Why we don’t say what we think: We get really, really tired of trying to explain the flawed nature of breastfeeding studies, and the concept of confounding factors. We also are well aware that if we comment on our child’s good immune system, IQ, etc, people will start muttering, cough… anecdotal…cough cough… It doesn’t matter how many formula feeding parents brag about their children, we will still be seen as the exception rather than the rule. We’ve learned this because we’ve bragged about them as a defense mechanism in response to the “formula fed kids are sickly and stupid” meme a zillion times. But it sucks when you aren’t allowed to celebrate the amazing healing superpowers of your baby just because he is fed from a can and not a breast. We would love to celebrate with you; both breastmilk and formula have nourished our kids well enough that their immune systems – probably bolstered by good genetics and lifestyle advantages, like not being in daycare or having snotty older toddlers as siblings- have been able to do their jobs. Hooray!
What you say: “Until we stop seeing bottles everywhere, I’ll never be able to breastfeed in public without getting dirty looks.”
What you think we think: “Well, you should be covering up. Why not just pump and use a bottle?”
What we really think: “You should absolutely be able to nurse in public; it’s total bullshit. But I kind of think our society’s obsession with breasts and nudity in general is a bigger axe to grind than my bottle.”
Why we don’t say what we mean: We know, we know. If bottles weren’t prevalent, and breastfeeding were the norm, no one would see breasts as sexual. But in Western society, breasts ARE sexual. In fact, many of us derive sexual pleasure from our breasts. Katherine Dettweyler may blame that on programming, but still. It’s going to take a lot of time and therapy for our culture to collectively stop seeing breasts at least as dual-purpose body parts; being that we live in a puritanical culture, anything remotely having to do with sex is going to be scandalous to some degree. I’m not sure having less bottles around is really going to make things any easier for nursing moms, and what it is doing is furthering the divide between bottle-/combo-feeders and exclusive breastfeeders, rather than allowing us to work together to make the world more women-friendly and baby-friendly.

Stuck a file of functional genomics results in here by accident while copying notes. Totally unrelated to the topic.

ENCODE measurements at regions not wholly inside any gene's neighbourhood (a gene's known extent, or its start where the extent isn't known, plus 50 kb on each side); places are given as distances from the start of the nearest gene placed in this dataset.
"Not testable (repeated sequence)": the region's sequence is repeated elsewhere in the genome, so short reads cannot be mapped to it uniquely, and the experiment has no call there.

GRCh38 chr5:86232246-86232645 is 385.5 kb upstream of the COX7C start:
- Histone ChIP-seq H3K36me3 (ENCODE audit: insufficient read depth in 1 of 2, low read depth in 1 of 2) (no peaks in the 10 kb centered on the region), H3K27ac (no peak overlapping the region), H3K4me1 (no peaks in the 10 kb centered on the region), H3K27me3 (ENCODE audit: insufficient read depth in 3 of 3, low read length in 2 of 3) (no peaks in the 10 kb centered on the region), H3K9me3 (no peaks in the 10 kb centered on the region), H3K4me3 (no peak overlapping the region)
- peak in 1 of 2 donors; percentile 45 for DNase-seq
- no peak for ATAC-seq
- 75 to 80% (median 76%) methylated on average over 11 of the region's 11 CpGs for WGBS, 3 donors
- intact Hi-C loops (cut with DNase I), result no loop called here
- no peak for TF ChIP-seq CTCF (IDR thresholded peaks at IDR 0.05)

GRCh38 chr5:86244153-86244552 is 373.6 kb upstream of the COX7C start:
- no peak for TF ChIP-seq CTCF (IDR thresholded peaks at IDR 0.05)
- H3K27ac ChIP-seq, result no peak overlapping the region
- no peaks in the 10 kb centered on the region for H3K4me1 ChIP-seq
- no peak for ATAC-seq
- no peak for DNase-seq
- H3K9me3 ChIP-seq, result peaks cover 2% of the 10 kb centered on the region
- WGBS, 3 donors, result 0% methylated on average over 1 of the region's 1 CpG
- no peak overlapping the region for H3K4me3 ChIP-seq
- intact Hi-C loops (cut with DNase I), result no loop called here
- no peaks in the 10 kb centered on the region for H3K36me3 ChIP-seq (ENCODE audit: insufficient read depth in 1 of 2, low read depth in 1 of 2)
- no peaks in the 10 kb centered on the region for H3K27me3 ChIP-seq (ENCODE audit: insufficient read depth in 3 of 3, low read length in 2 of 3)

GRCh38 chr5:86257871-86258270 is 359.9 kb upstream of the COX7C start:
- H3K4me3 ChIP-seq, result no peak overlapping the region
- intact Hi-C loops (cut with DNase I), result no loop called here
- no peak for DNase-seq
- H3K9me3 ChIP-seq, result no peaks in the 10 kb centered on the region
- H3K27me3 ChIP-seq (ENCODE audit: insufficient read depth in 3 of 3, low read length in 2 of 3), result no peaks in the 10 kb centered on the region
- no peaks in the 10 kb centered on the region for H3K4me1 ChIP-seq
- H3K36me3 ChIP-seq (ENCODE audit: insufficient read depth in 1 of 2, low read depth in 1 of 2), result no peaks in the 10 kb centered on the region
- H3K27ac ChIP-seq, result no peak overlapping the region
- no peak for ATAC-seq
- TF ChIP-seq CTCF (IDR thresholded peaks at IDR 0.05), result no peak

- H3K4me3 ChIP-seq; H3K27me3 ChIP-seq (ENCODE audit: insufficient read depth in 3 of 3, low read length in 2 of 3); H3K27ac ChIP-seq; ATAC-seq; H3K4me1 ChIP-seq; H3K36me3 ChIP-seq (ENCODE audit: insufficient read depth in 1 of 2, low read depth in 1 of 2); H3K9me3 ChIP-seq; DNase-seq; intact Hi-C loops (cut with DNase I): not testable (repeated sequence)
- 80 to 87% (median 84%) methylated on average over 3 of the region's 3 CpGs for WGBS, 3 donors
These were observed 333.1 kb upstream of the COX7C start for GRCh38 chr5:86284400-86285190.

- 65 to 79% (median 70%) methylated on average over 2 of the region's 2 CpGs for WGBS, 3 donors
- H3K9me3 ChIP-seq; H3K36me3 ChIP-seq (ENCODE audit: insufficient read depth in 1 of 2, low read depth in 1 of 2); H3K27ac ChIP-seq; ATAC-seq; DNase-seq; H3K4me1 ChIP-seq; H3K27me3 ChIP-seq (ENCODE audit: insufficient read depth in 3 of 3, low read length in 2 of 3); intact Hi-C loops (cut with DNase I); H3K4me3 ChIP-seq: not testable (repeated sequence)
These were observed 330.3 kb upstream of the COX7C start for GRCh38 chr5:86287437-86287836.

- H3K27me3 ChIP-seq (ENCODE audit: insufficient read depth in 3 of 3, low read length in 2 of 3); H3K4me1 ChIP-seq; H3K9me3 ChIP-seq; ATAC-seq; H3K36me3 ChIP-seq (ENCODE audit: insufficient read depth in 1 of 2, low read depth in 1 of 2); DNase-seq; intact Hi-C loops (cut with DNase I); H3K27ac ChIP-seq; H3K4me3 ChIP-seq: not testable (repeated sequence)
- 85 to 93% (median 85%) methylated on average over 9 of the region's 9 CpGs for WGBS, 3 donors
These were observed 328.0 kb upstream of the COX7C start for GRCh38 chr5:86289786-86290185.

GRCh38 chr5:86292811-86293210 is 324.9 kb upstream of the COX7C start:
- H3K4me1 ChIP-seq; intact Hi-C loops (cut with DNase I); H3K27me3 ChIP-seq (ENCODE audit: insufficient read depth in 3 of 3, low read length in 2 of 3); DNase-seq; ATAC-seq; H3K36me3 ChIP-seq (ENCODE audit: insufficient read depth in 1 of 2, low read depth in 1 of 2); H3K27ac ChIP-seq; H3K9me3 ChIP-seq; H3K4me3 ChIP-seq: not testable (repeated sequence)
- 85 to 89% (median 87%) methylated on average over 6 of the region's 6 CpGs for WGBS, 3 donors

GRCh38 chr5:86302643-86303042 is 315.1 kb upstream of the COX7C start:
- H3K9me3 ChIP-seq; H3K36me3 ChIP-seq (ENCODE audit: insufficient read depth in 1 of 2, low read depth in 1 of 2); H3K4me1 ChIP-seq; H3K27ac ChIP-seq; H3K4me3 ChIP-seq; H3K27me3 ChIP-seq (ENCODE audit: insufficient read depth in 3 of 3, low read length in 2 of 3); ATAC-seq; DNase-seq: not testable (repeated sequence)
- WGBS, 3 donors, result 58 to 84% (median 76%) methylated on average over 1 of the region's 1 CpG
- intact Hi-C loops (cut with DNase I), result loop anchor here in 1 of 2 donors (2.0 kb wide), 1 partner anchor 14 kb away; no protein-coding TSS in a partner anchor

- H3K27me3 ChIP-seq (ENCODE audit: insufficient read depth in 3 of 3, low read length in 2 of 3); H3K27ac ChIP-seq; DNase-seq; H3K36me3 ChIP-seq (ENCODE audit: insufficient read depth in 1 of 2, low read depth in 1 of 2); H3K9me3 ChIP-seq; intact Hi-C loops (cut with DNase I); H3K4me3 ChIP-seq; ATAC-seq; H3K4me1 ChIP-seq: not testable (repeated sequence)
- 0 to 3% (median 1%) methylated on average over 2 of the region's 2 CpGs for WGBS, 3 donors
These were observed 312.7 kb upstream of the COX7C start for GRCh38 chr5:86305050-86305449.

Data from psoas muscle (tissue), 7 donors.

What you say: “Breast is best/All babies are born to be breastfed/ Breastfeeding is the most important thing a mother can do for her baby/Breast is normal./Formula is the longest lasting uncontrolled experiment in the history of humankind…”
What you think we think: “You’re making me feel bad for my choice! You’re rubbing salt in the wound and scaring me.”
What we really think: “Really? I hadn’t heard.” (Insert sarcasm here.)
Why we don’t say what we think: These sayings are blasted all over Twitter, Facebook, etc., and have been for years. We know you are probably regurgitating them because you want to bolster a new mom’s confidence. We hope that you aren’t posting these just to gloat about your choice, and that they are said without much thought about formula feeding parents; that you expect we will just ignore them, or even better, change our ways for the next baby.
But here’s what we really want to say:
Yes, breast is best, until it’s not.
My baby was not born to be breastfed, as she was intolerant of my milk/had a major tongue tie that couldn’t be resolved/almost starved to death.
Breastfeeding is not the most important thing a mother can do for her baby. The most important thing a mother can do for her baby is be there, be present, and be emotionally healthy – and for me, that meant I had to formula feed.
Breast is normal, in a biological sense, but so is having a child at 15 and having a mother be the caregiver. Breast is normal, but so is being able to conceive on your own. Breast is normal, but being sexually abused was not normal; having a mastectomy at 32 was not normal; having to be on medications which are contraindicated was not normal. Breast was not normal, for me.
Just because formula is the longest lasting uncontrolled experiment in the history of humankind, does not mean that the results of that experiment have been, or will be, negative.
Again, I want to thank Leaky Boob for her article; I thought it was a step in the right direction, and I really hope that my inability to stop being a smartass won’t get in the way of furthering the discourse.
I want to go watch Grey’s Anatomy and forget about the fact that there is arsenic in organic rice syrup, so I’m opening it up to the peanut gallery for discussion. FFFs, care to translate any other common miscommunications? And breastfeeding advocates – what about you? What do you think we are hearing incorrectly?